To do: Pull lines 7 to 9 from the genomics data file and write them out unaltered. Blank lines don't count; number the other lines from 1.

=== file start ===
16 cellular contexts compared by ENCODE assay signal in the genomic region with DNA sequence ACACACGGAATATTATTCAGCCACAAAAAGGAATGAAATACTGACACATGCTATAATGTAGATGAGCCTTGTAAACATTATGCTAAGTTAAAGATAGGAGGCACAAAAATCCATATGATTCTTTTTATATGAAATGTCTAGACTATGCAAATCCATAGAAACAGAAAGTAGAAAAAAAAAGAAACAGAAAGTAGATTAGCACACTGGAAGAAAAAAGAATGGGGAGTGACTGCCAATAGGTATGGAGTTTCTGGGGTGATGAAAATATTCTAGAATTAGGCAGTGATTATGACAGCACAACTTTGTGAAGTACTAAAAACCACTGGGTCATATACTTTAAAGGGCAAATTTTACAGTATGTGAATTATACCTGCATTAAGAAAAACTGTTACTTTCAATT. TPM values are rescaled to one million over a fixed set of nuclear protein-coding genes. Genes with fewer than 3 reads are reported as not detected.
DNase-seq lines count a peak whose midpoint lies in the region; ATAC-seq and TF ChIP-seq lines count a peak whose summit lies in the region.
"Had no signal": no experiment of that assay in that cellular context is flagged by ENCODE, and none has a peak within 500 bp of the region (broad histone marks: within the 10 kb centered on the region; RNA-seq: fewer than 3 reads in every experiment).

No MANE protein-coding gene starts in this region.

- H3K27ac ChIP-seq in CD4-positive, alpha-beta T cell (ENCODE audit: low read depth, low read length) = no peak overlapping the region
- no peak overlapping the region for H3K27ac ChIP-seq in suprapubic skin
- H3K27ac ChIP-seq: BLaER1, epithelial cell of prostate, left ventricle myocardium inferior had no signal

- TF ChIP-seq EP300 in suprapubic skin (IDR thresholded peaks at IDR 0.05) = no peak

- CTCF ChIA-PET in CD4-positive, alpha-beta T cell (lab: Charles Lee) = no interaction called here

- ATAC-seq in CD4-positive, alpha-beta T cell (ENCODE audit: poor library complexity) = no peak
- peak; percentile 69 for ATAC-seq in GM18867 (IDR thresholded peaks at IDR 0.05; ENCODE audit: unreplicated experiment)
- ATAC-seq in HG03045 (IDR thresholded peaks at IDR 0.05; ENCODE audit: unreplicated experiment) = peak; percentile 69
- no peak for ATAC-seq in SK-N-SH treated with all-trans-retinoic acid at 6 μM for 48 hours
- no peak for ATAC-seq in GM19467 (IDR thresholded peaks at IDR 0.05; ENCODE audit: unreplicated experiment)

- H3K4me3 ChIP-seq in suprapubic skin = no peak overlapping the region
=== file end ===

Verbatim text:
- H3K27ac ChIP-seq: BLaER1, epithelial cell of prostate, left ventricle myocardium inferior had no signal

- TF ChIP-seq EP300 in suprapubic skin (IDR thresholded peaks at IDR 0.05) = no peak

- CTCF ChIA-PET in CD4-positive, alpha-beta T cell (lab: Charles Lee) = no interaction called here